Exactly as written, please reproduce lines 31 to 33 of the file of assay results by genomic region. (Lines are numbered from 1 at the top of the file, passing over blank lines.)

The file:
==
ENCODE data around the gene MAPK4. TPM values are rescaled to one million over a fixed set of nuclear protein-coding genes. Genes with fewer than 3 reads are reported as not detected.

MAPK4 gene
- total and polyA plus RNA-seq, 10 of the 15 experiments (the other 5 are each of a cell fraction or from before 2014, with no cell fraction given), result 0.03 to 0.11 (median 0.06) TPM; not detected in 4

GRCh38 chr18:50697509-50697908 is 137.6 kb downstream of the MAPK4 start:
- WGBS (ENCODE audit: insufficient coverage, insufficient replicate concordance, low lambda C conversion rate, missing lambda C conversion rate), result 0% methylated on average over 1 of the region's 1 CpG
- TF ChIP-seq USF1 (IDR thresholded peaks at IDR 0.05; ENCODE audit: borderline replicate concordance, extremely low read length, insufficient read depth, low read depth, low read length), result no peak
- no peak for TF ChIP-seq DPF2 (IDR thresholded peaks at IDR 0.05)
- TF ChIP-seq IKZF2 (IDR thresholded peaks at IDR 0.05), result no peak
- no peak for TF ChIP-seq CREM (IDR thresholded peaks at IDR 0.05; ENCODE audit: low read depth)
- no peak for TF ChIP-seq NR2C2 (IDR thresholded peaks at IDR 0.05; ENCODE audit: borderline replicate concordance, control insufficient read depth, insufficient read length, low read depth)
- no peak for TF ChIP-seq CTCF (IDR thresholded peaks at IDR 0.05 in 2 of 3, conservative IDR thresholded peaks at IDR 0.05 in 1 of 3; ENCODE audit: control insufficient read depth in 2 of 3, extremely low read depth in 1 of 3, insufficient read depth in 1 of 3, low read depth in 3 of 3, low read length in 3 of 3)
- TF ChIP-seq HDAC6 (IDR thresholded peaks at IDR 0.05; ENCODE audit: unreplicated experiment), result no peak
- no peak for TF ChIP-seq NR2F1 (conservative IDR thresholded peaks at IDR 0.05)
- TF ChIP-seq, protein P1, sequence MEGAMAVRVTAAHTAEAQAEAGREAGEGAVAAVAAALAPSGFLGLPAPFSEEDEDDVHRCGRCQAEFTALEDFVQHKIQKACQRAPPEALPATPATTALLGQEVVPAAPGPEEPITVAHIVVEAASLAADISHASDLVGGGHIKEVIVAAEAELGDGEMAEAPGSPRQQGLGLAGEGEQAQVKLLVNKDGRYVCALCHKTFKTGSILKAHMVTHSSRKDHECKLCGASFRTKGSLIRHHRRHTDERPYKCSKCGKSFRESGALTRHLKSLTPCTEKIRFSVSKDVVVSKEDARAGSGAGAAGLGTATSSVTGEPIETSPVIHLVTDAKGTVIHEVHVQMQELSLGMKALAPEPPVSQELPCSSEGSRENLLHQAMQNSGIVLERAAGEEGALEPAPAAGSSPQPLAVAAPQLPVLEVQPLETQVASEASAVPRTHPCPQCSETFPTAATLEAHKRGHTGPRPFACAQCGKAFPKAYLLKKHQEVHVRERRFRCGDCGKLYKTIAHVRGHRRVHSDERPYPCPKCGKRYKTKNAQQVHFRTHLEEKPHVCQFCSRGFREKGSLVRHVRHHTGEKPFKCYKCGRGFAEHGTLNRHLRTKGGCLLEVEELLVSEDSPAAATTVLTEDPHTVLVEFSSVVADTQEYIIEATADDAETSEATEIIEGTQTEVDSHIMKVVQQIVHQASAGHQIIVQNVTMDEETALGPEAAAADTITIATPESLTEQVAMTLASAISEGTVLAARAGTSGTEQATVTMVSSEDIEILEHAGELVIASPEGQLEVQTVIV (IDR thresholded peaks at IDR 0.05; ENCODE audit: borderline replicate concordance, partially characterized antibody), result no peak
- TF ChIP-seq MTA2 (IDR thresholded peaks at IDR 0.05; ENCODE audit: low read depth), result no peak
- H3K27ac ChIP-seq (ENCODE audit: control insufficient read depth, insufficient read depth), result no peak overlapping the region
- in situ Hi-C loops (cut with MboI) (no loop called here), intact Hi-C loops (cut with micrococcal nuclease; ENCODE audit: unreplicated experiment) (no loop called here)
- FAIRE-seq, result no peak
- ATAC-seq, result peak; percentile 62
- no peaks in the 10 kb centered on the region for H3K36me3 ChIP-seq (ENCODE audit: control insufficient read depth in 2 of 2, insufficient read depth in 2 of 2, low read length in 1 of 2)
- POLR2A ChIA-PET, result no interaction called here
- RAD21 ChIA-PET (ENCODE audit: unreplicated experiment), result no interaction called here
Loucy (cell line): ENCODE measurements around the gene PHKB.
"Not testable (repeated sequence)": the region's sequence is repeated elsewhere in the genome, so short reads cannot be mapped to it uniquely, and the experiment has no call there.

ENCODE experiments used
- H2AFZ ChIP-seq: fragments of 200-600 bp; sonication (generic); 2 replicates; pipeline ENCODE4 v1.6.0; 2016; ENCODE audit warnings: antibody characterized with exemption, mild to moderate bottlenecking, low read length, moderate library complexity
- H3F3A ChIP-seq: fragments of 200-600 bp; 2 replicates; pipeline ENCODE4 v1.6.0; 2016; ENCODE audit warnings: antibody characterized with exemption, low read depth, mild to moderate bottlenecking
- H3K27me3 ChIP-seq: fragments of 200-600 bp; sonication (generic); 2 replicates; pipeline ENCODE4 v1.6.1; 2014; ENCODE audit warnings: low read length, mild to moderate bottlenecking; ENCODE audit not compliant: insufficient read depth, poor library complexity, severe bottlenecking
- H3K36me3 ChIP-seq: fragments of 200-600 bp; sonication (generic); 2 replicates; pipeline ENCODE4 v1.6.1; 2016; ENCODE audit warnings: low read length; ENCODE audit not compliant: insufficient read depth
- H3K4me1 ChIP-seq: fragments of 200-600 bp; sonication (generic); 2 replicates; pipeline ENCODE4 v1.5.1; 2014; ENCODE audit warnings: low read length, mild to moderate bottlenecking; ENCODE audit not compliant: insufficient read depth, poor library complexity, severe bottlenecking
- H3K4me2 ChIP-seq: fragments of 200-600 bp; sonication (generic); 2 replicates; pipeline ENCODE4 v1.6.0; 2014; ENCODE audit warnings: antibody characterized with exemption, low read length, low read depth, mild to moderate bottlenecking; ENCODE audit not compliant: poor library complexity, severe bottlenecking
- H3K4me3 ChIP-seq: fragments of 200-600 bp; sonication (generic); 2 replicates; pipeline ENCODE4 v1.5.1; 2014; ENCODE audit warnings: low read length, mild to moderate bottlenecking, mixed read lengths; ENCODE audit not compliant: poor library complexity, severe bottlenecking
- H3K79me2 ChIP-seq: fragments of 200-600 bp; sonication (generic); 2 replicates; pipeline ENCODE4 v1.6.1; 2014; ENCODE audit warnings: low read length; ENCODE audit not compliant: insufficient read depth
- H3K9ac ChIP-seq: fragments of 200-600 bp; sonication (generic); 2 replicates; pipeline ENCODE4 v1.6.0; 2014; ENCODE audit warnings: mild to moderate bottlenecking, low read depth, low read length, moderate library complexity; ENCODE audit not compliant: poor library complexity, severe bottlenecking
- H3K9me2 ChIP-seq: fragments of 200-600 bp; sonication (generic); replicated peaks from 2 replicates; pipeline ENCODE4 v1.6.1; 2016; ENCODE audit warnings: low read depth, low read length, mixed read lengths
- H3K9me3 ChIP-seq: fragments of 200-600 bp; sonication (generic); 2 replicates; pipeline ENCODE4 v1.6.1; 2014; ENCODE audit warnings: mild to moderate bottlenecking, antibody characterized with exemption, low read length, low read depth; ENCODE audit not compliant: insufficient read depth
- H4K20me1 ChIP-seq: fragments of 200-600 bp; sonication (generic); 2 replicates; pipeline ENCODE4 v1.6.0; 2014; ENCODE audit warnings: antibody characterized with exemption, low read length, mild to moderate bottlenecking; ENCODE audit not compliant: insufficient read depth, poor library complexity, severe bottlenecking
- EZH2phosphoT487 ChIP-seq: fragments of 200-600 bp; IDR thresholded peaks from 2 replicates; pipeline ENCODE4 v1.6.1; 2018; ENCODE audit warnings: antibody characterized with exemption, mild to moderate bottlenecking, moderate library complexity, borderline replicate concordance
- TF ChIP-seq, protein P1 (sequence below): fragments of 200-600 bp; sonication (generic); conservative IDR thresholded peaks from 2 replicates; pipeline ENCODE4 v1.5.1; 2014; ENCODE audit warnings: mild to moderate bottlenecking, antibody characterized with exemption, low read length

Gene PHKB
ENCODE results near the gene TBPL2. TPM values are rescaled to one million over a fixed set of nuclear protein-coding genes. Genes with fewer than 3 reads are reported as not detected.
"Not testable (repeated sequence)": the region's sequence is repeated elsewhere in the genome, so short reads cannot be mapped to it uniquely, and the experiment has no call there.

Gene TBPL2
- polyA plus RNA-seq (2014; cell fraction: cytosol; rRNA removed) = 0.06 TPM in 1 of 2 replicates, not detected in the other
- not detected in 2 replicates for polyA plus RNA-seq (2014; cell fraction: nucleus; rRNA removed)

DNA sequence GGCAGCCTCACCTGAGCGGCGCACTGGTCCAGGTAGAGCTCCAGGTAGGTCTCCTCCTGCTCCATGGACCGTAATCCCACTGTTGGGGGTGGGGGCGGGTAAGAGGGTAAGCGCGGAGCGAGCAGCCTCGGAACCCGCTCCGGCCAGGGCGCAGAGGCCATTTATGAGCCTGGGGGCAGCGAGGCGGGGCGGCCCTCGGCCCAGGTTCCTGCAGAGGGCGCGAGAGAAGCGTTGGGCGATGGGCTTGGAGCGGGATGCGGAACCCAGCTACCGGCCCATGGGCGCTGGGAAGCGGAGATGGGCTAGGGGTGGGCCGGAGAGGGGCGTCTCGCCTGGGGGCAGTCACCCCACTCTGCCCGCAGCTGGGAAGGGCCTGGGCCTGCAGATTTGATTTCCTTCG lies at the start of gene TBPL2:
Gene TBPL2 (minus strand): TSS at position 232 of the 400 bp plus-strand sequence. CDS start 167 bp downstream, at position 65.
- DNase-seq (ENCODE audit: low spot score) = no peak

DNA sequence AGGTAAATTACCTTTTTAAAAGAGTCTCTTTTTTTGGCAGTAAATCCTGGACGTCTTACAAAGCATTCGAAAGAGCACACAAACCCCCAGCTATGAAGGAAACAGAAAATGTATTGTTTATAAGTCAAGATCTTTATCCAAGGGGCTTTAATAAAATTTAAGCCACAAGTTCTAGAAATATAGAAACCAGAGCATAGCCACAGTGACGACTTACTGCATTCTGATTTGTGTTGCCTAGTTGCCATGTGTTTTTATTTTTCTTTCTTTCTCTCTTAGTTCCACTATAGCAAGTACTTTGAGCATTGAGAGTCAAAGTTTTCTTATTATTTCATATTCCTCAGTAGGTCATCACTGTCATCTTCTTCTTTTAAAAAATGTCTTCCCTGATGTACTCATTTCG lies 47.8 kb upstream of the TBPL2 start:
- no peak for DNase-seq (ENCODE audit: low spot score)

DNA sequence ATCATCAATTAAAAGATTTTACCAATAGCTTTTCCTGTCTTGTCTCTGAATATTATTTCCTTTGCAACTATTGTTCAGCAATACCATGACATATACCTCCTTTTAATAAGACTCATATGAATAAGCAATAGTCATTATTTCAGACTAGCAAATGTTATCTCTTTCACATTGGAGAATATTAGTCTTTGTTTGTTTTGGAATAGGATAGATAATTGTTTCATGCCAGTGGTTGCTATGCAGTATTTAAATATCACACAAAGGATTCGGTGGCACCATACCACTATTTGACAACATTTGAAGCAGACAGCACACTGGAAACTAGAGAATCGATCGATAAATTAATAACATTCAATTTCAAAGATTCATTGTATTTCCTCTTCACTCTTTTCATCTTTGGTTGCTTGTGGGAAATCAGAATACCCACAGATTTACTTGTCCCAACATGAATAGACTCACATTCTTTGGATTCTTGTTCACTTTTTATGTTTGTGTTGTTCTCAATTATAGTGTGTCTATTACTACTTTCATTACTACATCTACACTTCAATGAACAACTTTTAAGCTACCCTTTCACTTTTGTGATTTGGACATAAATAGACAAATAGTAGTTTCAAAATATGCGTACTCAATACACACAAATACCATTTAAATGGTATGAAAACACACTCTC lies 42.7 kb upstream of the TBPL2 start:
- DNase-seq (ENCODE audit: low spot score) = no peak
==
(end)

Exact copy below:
- H3K4me2 ChIP-seq: fragments of 200-600 bp; sonication (generic); 2 replicates; pipeline ENCODE4 v1.6.0; 2014; ENCODE audit warnings: antibody characterized with exemption, low read length, low read depth, mild to moderate bottlenecking; ENCODE audit not compliant: poor library complexity, severe bottlenecking
- H3K4me3 ChIP-seq: fragments of 200-600 bp; sonication (generic); 2 replicates; pipeline ENCODE4 v1.5.1; 2014; ENCODE audit warnings: low read length, mild to moderate bottlenecking, mixed read lengths; ENCODE audit not compliant: poor library complexity, severe bottlenecking
- H3K79me2 ChIP-seq: fragments of 200-600 bp; sonication (generic); 2 replicates; pipeline ENCODE4 v1.6.1; 2014; ENCODE audit warnings: low read length; ENCODE audit not compliant: insufficient read depth